We describe the issue with no attachment and with no hostile intention. It’s just a description.

And then we take the blame off. Just before we assign responsibility without actually saying it.

You are not blaming him directly, but you are pointing out the inevitable fact that his actions are causing a dysfunctionality. He is now responsible for changing.

This is what “switching blame for responsibility” means. What comes next? Doing the work!

3. Doing the work

What would any of this mean if, in the end, nothing changes? Exactly, nothing!

This is why you must follow up with every change that needs to be done.

Do so in a manner that is not hostile. Bring it up in a casual manner, and emphasizing how you both reached an agreement and how that is important to the family.

If the person doesn’t follow up don’t hesitate to bring it up again, and tell them you feel disappointed that your honest try at it was not listened.

It may even be a subject in itself, and therefore the need for another conversation.

“When you go back to old habits it shows that you didn’t really care about what I said. But back in real life you just reinforce how much contempt you show towards me and my feelings.

I talk with you because I care. Because although it would be easier for me to just distance myself from you I rather do my part in nurturing this relationship.

But there is just so much I can do, if you refuse to do your part I can do nothing else.”

You need very clear and positive communication in order to make this work.

Love is all you need

You must remember that in order for a dysfunctional family to become functional, all the work needs to stem from love.

That is the single one requirement for all this to work: Love.

And what happens if it simply is not there?

What happens if, nobody is willing to do what it takes?

What happens if a member of the family refuses to change and is happy with the harm he or she is dealing?

There is only one thing you can do:

To break away.

Let’s be honest, people, especially adults, are very difficult to change.

There is a Jewish proverb that I love, which sums it up like this:

“We spend the rest of our lives trying to unlearn what we learned before we were 7”

If you find it very hard to change the very traits that make your family dysfunctional or if it’s simply impossible, you still have a card up your sleeve…

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Although nobody likes to beak away from family members, we must remember we have a responsibility with ourselves as individuals, before any relationship with anyone.

You have the responsibility of making yourself happy and free. Because you matter as an individual, regardless of any relationships you have, be it family, friendship or romantic.

Putting distance

So in case you are dealing with a family member who is simply unwilling to change take both physical and emotional distance.

What do I mean?

Learn, first, to take their damage in a detached manner.

Don’t let it hurt you further. Instead take a deep breath and distance yourself emotionally.

Don’t be attached to feelings such as “Why doesn’t she love me?” or “What did I do to deserve this?” or “If he wasn’t like that my life would be perfect”.

Simply refuse to keep participating in the emotional downward spiral and accept, even if it’s painful” that there is nothing you can do. Accept that even without that relationship you are whole, you are worthy of love and respect.

They are their responsibility and you are yours. So decide what is best for you.

Realize it only comes down to two possibilities:

I keep the relationship and therefore accept the abuse. Or…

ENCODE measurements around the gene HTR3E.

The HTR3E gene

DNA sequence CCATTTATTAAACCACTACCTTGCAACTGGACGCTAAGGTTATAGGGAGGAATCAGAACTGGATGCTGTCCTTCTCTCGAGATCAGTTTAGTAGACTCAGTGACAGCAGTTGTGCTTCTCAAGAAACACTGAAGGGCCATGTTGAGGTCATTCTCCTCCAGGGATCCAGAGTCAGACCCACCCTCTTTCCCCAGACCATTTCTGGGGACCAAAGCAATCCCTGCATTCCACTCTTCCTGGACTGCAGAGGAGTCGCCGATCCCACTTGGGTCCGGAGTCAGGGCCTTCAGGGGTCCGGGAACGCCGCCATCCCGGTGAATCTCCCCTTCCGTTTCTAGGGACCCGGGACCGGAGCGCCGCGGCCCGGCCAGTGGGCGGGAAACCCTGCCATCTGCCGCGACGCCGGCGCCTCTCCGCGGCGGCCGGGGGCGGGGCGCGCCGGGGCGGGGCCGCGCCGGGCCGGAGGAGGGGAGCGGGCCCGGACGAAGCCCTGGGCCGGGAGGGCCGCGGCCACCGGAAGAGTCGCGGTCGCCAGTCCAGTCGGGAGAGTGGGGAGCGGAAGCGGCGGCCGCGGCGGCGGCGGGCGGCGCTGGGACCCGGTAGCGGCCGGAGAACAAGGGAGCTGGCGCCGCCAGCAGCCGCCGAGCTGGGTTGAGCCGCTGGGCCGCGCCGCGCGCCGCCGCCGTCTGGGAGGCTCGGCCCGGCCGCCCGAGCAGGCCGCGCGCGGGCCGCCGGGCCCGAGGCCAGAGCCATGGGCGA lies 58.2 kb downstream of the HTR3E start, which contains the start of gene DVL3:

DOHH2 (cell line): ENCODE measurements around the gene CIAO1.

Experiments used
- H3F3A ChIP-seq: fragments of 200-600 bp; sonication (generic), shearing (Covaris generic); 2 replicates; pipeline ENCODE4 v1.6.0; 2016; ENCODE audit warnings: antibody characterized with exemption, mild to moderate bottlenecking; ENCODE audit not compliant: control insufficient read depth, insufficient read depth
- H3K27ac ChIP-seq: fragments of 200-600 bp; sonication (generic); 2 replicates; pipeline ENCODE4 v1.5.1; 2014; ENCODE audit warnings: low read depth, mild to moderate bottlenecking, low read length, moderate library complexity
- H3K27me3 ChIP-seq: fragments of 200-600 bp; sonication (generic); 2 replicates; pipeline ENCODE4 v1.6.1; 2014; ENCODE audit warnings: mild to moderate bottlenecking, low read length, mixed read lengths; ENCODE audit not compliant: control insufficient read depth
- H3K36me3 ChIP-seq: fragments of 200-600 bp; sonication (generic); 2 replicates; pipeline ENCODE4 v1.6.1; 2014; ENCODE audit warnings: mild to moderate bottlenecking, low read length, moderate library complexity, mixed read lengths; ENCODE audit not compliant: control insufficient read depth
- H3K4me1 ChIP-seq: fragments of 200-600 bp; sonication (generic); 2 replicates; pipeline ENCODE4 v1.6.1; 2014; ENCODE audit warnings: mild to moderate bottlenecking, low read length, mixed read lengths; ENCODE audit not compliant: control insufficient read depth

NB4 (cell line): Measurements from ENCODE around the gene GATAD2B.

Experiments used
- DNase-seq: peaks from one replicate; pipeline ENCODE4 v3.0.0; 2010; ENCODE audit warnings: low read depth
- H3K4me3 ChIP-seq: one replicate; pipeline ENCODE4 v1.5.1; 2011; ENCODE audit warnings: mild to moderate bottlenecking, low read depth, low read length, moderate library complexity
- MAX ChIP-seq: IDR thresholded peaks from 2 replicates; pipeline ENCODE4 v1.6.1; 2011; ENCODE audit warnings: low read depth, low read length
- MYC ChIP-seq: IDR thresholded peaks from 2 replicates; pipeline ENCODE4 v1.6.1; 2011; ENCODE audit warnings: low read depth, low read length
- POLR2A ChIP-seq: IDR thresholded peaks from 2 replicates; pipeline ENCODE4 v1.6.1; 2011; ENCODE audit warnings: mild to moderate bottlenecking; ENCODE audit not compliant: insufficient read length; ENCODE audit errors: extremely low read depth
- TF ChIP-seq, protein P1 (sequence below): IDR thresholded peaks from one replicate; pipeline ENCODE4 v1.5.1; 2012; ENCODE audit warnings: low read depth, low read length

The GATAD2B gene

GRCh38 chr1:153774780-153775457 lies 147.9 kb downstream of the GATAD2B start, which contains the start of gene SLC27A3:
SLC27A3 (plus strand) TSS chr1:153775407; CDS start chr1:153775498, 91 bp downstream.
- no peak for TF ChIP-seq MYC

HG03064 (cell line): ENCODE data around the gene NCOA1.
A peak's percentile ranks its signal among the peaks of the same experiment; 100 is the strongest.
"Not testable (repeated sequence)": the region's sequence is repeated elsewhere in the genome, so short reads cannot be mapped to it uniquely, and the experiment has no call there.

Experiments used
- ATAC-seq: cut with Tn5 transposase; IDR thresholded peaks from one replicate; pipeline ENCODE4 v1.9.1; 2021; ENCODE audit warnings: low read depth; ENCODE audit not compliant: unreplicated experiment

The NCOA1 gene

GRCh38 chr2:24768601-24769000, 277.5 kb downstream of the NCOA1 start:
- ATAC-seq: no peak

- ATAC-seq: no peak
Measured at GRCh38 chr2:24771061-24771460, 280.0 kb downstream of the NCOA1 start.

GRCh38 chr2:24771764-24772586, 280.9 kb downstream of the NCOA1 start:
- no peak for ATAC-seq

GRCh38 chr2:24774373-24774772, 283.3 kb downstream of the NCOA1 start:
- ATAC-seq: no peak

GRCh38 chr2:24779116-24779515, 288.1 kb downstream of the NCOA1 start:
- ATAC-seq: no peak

I choose my peace of mind.

And don’t let your mind fool you. We often think that since we all are imperfect, we must take the good and the bad behaviors of people. And we are especially forgiving towards our family…

Well, guess what? We are also responsible adults who are aware and must own to their acts. Never excuse abuse or violence or transgression towards you or anybody else.

Choose your happiness and if possible, also distance yourself physically, as it will increase your peace of mind tenfold.

How to prevent it

There are two key concepts you must bear in mind in order to prevent the dysfunctionality of a family:

  • To be completely aware of one’s own mistakes and not allow them to impact others and…
  • To make sure our SO’s are also on the same channel before creating a family (i.e. having children)

Dysfunctional families are the product of irresponsible paternity, for the decades-long unresolved emotional conflict ends up surfacing in the family inevitably, and it will for sure harm those who least deserve it: Innocent children.

You may notice we went from talking about family, to talking about individual relationships, to talking about you. We went from “them” to “us” to “me”.

Why? Because in the end you have the power to fix a dysfunctional family. To correct the mistakes you have in yours and to prevent dysfunctionalities if you don’t have a family but plan to create one.

Priorities and clear thought

You may be part of a dysfunctional family, but that does not mean you are powerless or that you have to suffer the consequences.

You learned today how it’s all a matter of priorities and thinking clearly.

You learned that, if love exists, everything is possible. You learned that even when there is no love and no fix for your dysfunctional family, there are still things you can do. It’s a matter of choosing your peace, because you deserve it.

Everything will be better if you apply this knowledge. If you talk to that problematic family member. If you help them see the harm they are doing. If you make sure they do change and treat you the way you need to be treated…

If you choose yourself over that toxic family member. If you refuse to justify the harm that others can do to yourself. If you realize the most important relationship you have is with yourself.

And lastly, that you also have to be aware of your actions and be open to criticism. Because we might be unknowingly harming others. And that would be us creating a dysfunctionality. Don’t allow it to happen.

Dysfunctional families are not impossible to fix. It just takes love, cooperation and responsibility.

But if you tried and those elements are not present, just choose yourself instead.

Featured photo credit: Photo by Juliane Liebermann on Unsplash via unsplash.com